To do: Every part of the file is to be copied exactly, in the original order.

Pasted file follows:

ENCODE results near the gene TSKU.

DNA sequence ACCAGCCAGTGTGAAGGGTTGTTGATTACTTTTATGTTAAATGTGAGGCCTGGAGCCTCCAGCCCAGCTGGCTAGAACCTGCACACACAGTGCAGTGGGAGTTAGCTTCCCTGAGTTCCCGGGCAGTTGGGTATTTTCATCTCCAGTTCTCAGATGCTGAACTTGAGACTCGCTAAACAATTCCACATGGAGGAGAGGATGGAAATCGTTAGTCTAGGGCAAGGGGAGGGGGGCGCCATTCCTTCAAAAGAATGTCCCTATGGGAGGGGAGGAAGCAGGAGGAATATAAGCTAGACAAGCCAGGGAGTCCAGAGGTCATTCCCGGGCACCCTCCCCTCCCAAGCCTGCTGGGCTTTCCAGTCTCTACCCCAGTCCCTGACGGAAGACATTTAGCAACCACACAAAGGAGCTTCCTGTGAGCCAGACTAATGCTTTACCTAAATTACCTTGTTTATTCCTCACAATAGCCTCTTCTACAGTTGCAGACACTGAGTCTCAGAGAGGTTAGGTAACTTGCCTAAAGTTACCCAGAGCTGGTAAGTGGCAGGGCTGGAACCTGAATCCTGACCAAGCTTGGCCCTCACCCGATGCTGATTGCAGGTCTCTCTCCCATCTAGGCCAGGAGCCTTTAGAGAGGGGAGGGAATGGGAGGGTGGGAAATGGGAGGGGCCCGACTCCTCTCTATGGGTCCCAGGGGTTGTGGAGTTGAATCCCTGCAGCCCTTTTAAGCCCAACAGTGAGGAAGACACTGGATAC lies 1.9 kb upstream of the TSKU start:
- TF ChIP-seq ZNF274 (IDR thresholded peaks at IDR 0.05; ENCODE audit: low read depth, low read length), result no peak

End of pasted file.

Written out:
ENCODE results near the gene TSKU.

DNA sequence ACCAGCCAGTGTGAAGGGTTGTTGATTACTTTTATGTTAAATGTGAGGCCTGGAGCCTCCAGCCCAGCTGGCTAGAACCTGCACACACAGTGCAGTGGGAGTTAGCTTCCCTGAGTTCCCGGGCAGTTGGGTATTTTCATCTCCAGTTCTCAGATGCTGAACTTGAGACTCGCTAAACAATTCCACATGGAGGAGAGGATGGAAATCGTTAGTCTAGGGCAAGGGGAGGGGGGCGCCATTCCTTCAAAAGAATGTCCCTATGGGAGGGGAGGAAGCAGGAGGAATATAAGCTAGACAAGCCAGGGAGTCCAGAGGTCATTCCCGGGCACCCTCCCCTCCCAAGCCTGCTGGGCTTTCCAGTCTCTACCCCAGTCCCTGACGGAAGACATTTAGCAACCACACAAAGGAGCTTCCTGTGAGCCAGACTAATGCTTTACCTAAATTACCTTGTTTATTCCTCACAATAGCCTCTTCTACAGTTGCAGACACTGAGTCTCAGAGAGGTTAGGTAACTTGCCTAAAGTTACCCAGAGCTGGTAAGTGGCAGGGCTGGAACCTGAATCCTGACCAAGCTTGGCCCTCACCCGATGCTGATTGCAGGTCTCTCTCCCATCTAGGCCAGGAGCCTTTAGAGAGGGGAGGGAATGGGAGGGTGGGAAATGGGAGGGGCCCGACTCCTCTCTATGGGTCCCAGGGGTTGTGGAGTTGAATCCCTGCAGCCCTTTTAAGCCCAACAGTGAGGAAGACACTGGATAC lies 1.9 kb upstream of the TSKU start:
- TF ChIP-seq ZNF274 (IDR thresholded peaks at IDR 0.05; ENCODE audit: low read depth, low read length), result no peak